Around 96 million people received tax refunds in 2019. The amounts varied but all came as a welcome surplus helping people do everything from pay down debt to splurge on the latest gadget.

But for some Americans the tax refund they were set to receive vanished before it reached their bank accounts. With a treasury offset, tax refunds are reallocated to cover the cost of past-due tax debts.

Take a look at this guide to avoiding a treasury offset.

What is a Treasury Offset?

The Department of the Treasury set up the Treasury Offset Program (TOP) as a way to increase outstanding tax debts. Through the program, the government is authorized to intercept tax refunds to cover any debts you have.

This treasury offset can affect your refund for years depending on how much you stand to receive and the total amount of your debt.

Does the government always take away your refund when you have unsettled debts? Not necessarily.

The Treasury Offset Program is run by the Bureau of Fiscal Service (BFS). This agency is the same division of the Department of the Treasury that issues tax refunds.

They don’t seek out every person’s past-due tax debt to give taxpayers a chance to manage their own repayment. But there are agencies within the Department of the Treasury that can report your unsettled debt if they haven’t received a payment in longer than 3 months.

Your debt is fair game for the Treasury Offset Program if you’ve been notified of the outstanding debt and given several options for getting your payments up to date.

Can I Avoid the Treasury Offset Program?

Most people assume that the Treasury Offset Program just applies to tax debt. But there are certain types of debts that affect whether or not you’ll be selected for the program.

Debts that are government-related like unemployment compensation penalties, child support, federal student loans, and state tax debts. These debts can trigger an offset because they’re considered loans that serve the public good.

A credit card company or auto lender can’t request an offset on past due debt because the financing isn’t issued by or related to a government agency.

You can avoid a treasury offset using the following strategies.

Work Out a Payment Plan

One of the first things you can do to avoid the treasury offset program is to work out a payment plan for you debt. It’s natural to want to shrink away from expensive balances that you see no way of paying back.

But the loan balance isn’t going anywhere. In fact, it might continue to snowball if you ignore the debt too long.

Most government agencies charge penalty fees and interest on the unsettled debt. Waiting months, or years, to settle your balance only leads to much bigger problems.

Respond to any notices you receive about past-due tax debt right away. Most government agencies are happy to work out a payment plan with you.

Make On-Time Payments

If you’re already on a payment plan, continue making on-time payments to avoid the offset program. A few late or missed payments are usually forgivable.

But once you fall behind 90 days, you’re at risk of an offset. It might be necessary to renegotiate your payment plan if you find yourself constantly falling behind on your debt payments.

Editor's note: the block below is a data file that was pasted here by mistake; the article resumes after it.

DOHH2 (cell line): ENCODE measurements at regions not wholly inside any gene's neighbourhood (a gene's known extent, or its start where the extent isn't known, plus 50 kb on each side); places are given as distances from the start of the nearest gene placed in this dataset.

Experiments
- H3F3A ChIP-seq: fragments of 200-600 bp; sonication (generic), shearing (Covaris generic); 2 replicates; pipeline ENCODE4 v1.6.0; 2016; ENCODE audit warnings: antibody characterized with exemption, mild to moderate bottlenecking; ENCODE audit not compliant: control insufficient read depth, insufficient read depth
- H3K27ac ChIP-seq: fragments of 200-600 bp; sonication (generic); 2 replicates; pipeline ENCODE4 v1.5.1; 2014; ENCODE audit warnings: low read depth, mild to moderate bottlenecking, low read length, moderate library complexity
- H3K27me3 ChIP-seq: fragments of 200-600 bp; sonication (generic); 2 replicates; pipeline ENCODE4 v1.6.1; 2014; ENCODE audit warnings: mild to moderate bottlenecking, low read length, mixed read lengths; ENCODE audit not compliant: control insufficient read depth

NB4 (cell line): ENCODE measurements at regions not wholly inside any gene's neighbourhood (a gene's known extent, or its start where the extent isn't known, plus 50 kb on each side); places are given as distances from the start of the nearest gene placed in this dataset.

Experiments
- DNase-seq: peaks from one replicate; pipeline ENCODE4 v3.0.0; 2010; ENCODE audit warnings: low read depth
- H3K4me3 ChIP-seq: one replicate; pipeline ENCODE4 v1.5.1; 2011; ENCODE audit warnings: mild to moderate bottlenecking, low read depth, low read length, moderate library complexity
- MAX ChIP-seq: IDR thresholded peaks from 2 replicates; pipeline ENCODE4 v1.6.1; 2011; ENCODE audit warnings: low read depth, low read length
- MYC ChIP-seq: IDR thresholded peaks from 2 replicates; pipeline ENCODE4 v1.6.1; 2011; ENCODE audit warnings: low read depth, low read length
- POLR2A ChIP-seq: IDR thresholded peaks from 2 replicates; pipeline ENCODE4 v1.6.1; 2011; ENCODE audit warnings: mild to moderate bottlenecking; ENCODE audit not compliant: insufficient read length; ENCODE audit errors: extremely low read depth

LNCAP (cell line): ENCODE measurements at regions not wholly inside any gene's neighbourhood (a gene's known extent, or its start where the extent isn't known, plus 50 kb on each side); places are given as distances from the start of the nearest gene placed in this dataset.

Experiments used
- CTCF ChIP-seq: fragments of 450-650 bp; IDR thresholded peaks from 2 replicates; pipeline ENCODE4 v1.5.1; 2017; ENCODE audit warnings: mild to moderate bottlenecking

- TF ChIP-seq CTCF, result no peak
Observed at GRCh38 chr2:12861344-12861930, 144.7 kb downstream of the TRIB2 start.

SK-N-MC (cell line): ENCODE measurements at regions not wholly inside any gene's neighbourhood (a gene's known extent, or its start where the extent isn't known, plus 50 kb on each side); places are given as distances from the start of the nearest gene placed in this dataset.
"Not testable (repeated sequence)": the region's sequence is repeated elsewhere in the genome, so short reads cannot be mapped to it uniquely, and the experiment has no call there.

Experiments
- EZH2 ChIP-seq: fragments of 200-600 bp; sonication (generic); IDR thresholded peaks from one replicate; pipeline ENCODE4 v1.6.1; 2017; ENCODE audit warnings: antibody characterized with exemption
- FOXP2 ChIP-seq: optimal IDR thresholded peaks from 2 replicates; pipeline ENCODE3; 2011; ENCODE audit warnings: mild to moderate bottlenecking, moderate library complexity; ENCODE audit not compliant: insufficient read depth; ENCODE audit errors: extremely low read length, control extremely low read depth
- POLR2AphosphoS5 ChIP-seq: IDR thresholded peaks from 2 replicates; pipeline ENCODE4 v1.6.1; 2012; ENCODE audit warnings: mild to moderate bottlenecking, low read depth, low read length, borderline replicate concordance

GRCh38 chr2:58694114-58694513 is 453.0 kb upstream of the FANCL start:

Set up auto-pay for the debt so you won’t risk missing a payment or making it past the due date. Ninety days is a generous amount of time to make a late payment.

If you’re having trouble meeting your obligation within this time frame, there’s a good chance you can’t afford to make these payments.

Dispute the Debt

Another way to avoid a treasury offset is through an appeal. If you’re in the process of disputing your tax debt, you won’t be required to repay it right away.

There are multiple phases to the appeal process. When you notify the Department of the Treasury in writing that you’re requesting an appeal, you’ll receive a new notice with documentation to verify the claim.

If you can prove your debt isn’t valid or that it has already been repaid, you won’t be subject to an offset. Keep in mind that the appeal process isn’t fast.

It might take months of exchanging written correspondence with the Department of the Treasury before you receive a final decision.

Claim Financial Hardship

If you’re experiencing financial setbacks, it might be possible to claim hardship and avoid a treasury offset. You can contact the IRS online or request a form by phone.

The IRS makes a determination on a case by case basis of whether or not your tax refund is the solution to your financial hardship. If you can’t manage financial matters without it, the tax offset can be lifted.

You receive the entire amount of your refund when your hardship request is granted.

What to Do When You Receive a Notice

It’s important to respond to treasury offset notices immediately. You won’t have any luck calling the IRS for help because offsets are controlled by the government agency that requested the offset.

For example, if you owe child support and receive an offset notice, you should contact your state’s child support office. You have the right to dispute the debt directly with the government and potentially get the offset removed.

If the debt is valid, you have 60 days to make your payment. Payments are accepted online, by mail, and by phone.

Federal Treasury Offset Program

The Treasury Offset Program helps the government collect past due revenue from taxpayers. An offset can be triggered when you owe back taxes but any government agency can request a treasury offset on unsettled debts.

The best way to avoid an offset is to remain in touch with the TOP to outline your plans to pay or request an appeal. For more information and tips, visit our blog for updates.